The Effective CIO
How to Achieve Outstanding Success through Strategic Alignment, Financial Management, and IT Governance
Auerbach Publications – 2008 – 350 pages
In a business world of uncertain budgets, relentless technology changes, scarce management talent, and intense production demands, theory is good, but practice sells. The Effective CIO: How to Achieve Outstanding Success through Strategic Alignment, Financial Management, and IT Governance is all about practice, successfully delivering the nuts-and-bolts for effective governance execution. It helps to dissolve the negative image many CIOs have as remote, purely rational decision machines, while demonstrating how to improve quality and throughput in your business.
This authoritative text includes governance checklists, sample IT controls, merger and acquisition recommendations, and a detailed framework for IT policies. Authored by two highly regarded IT management experts, the book provides not only a survey of existing strategies, but also includes detailed problem-solving ideas, such as how to structure optimal IT and telecom contracts with suppliers, the implications of SOP-98, and accounting for software costs.
The book seamlessly brings together two perspectives – that of a working CIO who must cope with day-to-day pressures for results, and that of an IT audit consultant with a special focus on governance and internal control. Unlike many other CIO-related books that merely discuss strategies, The Effective CIO includes easy-to-follow guidelines and governance principles that can be implemented immediately.
… a great read. … really does a thorough job covering what it means to be an effective CIO in plain terms. Brown and Yarberry include in The Effective CIO numerous visuals to support their key concepts which they further strengthen with practical examples I am sure every CIO can understand. … contains eight resource Appendices which provide very useful examples that can be adapted for use in nearly every shop. Most of the appendices deal with areas of risk management including IT risk assessment, IT key controls, Policy examples, and due diligence for M&A. Overall, I really enjoyed the book. I found that I agreed with what the authors chose as being important to CIO effectiveness and the relative emphasis given to the different elements. I thought they spent enough time on their topics while keeping things moving along at a good pace which is always important. … What I really appreciated more than anything in The Effective CIO was the attention given to Enterprise Architecture. Enterprise Architecture was presented as an integral part of IT strategy and included a solid explanation for its development out of business architecture. … With so much attention n the CIO profession being paid to the role of the CIO and being a more strategic CIO, The Effective CIO is a great book for anyone dealing with these concerns.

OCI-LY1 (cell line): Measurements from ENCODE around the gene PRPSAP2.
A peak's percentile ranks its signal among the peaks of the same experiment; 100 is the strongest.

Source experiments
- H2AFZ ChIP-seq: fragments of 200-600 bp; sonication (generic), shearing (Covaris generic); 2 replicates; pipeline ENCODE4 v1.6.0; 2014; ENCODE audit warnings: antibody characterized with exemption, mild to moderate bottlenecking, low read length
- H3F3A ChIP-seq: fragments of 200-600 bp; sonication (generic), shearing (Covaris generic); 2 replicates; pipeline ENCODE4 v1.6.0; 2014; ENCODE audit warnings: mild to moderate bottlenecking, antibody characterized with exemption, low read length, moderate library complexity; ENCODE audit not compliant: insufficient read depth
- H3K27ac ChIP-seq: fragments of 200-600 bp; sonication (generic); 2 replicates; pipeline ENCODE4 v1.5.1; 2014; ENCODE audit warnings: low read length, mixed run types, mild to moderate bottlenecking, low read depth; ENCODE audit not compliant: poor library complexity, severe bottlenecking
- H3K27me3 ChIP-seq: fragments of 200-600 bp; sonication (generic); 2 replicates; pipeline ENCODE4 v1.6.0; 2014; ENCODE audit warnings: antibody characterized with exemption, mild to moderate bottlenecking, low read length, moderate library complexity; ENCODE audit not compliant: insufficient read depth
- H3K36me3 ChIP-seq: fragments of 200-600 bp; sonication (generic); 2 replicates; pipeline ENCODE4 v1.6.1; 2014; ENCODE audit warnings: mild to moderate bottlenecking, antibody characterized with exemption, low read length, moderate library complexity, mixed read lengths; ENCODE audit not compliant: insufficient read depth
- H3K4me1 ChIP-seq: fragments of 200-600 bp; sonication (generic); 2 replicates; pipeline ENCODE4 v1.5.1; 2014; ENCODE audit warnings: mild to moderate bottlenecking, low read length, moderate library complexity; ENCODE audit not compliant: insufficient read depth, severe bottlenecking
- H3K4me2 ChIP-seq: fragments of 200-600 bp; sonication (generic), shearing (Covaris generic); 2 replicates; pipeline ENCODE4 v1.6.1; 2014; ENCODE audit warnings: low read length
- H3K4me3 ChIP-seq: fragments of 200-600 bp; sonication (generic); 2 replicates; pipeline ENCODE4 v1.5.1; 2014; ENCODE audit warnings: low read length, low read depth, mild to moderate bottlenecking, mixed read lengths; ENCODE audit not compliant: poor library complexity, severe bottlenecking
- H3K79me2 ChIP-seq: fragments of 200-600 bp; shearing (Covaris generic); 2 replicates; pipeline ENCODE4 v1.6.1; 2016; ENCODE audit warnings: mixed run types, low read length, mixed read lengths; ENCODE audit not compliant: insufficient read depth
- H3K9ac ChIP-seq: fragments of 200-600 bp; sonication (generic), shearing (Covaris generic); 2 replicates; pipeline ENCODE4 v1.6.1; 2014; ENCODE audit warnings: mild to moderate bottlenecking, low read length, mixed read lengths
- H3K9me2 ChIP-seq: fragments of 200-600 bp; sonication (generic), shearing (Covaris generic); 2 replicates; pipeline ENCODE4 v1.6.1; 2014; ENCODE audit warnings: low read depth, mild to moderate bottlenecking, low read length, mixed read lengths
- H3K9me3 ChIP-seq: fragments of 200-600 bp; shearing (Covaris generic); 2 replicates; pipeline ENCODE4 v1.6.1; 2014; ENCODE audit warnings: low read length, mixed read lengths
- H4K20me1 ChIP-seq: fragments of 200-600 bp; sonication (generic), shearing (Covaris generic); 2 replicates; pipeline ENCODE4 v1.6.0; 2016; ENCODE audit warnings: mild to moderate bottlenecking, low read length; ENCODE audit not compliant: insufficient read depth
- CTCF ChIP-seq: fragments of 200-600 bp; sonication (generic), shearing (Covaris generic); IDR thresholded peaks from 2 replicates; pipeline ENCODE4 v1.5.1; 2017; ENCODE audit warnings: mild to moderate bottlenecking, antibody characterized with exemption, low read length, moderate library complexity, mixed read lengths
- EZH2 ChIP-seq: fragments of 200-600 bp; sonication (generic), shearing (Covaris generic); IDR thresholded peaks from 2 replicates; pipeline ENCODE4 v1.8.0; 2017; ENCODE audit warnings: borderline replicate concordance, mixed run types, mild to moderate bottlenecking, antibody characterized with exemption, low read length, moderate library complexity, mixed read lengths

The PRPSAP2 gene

—The Higher ED CEO, February 2012
View the full review at: http://blog.thehigheredcio.com/2012/02/06/book-review-the-effective-cio/
Core Skills and Career Development
Information Technology Governance
Information Technology Finance
Creating Good Enough Code
Mergers and Acquisitions
Business Intelligence and Analytics
Effective Use of Consultants
A. Examples of Key IT General Controls
B. Examples of Key IT Application Controls
C. Project Management Artifact Examples
D. IT Risk Assessment Checklist
E. Due Diligence Checklist for Mergers and Acquisitions (Business)
F. Due Diligence Checklist for Mergers and Acquisitions — IT
G. Example IT Policies and Direction for "XYZ Corp"
H. Recommended Reading
Eric J. Brown is the executive vice president and CIO of NCI Building Systems, Inc. He has more than 20 years experience implementing global IT solutions throughout Asia Pacific, the EU, and Middle Eastern regions.
William A. Yarberry, Jr., CPA, CISA, is president of ICCM Consulting LLC based in Houston, Texas. He has more than 30 years experience in a variety of IT-related services including application development, internal audit management, outsourcing negotiations, administration, and Sarbanes-Oxley consulting.